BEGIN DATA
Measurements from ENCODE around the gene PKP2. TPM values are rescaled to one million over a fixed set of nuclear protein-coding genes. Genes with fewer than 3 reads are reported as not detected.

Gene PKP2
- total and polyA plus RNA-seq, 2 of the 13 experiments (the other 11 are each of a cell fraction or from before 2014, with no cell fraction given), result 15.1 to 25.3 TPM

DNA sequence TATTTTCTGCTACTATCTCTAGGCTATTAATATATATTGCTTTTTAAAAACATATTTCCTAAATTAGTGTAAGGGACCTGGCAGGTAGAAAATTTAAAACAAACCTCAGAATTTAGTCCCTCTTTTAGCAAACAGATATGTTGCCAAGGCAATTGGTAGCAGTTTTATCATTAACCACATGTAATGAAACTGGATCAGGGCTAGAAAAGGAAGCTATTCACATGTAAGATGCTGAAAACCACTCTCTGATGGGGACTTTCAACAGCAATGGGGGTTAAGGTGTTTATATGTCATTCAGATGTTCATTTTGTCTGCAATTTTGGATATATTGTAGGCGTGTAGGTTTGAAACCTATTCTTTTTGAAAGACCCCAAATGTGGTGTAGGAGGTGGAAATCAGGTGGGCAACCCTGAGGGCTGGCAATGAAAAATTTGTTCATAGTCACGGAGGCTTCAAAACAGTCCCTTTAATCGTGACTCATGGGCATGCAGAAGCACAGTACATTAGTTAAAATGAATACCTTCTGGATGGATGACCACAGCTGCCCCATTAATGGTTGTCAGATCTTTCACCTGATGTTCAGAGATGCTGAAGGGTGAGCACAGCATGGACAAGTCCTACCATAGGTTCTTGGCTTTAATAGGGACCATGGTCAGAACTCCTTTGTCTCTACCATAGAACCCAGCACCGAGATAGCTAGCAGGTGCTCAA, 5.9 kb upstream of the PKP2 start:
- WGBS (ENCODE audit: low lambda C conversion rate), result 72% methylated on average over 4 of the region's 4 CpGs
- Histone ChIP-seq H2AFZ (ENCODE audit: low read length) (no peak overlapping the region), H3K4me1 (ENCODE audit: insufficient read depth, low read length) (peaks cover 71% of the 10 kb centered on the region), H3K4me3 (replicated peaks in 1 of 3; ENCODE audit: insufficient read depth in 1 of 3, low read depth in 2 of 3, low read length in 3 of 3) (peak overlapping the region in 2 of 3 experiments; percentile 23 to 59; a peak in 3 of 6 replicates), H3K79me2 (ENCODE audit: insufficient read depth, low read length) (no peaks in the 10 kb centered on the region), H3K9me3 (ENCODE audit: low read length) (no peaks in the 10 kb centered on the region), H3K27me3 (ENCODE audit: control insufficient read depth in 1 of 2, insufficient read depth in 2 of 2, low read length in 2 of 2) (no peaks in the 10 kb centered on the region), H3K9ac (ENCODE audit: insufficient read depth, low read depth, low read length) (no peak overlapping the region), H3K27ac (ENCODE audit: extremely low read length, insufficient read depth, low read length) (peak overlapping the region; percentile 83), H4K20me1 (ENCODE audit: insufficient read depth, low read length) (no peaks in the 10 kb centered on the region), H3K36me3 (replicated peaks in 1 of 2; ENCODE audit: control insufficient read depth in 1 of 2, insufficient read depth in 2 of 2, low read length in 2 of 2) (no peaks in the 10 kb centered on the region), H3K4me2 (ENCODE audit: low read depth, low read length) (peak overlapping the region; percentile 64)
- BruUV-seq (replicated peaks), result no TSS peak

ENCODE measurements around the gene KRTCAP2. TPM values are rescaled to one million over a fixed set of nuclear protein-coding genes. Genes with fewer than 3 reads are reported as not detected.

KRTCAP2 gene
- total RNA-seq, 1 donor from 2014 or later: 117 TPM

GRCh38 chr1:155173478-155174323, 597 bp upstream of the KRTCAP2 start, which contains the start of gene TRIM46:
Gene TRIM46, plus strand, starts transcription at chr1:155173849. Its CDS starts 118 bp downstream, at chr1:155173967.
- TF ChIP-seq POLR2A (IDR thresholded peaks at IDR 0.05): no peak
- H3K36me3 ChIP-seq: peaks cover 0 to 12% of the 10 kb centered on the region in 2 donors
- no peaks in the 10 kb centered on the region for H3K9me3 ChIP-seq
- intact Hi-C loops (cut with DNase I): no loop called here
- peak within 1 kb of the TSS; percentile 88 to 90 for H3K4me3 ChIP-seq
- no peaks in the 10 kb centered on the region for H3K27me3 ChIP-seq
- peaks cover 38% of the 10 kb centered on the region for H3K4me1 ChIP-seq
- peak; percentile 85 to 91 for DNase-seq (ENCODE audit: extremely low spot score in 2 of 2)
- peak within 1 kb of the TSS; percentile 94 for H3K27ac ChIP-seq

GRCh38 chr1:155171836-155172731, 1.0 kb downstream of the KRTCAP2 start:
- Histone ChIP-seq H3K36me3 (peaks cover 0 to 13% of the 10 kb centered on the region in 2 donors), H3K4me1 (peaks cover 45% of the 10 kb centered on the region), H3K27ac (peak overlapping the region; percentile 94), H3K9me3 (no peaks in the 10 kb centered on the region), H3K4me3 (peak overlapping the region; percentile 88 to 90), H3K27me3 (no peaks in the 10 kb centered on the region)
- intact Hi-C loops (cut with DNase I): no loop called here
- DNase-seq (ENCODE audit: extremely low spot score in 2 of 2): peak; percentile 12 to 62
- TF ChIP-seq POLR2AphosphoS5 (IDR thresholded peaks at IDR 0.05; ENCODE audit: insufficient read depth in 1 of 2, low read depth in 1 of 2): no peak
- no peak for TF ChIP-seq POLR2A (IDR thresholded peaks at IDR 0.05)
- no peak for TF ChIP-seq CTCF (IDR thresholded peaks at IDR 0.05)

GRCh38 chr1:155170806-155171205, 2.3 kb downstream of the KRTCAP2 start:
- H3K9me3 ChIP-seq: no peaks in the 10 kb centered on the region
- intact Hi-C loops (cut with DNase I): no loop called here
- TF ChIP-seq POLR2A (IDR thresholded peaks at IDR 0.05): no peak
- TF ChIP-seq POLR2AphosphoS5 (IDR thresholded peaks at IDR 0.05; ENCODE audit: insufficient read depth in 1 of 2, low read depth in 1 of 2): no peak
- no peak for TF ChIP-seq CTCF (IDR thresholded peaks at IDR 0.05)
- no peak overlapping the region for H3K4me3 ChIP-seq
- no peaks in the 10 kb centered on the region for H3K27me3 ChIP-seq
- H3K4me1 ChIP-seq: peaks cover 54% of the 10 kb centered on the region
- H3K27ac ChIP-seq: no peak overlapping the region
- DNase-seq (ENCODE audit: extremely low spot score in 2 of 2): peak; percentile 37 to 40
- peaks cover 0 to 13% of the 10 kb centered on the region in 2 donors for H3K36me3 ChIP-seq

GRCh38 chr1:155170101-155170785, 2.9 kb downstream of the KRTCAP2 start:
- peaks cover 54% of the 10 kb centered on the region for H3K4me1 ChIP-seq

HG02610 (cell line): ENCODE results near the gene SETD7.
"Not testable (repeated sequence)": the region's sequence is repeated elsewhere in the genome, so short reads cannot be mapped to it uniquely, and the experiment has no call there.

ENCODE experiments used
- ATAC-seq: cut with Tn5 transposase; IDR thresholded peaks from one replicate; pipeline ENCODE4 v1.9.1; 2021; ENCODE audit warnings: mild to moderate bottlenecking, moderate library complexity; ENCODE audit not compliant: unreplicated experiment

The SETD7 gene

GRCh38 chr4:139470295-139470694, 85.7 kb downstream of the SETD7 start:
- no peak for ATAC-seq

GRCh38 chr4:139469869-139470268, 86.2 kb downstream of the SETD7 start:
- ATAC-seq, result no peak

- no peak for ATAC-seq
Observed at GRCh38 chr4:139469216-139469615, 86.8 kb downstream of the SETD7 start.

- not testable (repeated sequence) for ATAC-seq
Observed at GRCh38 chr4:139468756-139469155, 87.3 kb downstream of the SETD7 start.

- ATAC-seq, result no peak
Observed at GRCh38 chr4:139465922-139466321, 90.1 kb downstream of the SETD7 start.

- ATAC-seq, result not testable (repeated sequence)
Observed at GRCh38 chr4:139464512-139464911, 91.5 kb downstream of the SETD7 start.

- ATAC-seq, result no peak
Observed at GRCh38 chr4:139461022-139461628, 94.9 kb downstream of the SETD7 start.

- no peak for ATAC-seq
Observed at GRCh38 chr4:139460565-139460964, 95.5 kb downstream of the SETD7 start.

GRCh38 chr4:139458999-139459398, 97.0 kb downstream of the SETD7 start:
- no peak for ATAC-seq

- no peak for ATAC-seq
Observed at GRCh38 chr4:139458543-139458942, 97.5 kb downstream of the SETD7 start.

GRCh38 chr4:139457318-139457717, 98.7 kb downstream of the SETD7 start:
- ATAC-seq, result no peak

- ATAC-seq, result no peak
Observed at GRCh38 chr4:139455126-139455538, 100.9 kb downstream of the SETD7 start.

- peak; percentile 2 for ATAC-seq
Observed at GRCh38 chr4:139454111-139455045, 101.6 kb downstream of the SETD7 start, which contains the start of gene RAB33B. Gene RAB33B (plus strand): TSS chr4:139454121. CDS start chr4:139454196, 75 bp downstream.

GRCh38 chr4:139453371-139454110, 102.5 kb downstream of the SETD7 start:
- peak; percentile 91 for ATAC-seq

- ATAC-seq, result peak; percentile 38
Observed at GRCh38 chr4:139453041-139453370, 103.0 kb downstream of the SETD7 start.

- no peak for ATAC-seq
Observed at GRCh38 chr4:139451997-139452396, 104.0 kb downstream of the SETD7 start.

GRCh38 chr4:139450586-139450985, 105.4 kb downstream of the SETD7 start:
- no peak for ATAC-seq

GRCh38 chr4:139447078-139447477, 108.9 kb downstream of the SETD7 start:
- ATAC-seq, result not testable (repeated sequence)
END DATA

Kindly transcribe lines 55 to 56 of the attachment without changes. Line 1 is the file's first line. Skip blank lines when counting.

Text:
Observed at GRCh38 chr4:139468756-139469155, 87.3 kb downstream of the SETD7 start.

- ATAC-seq, result no peak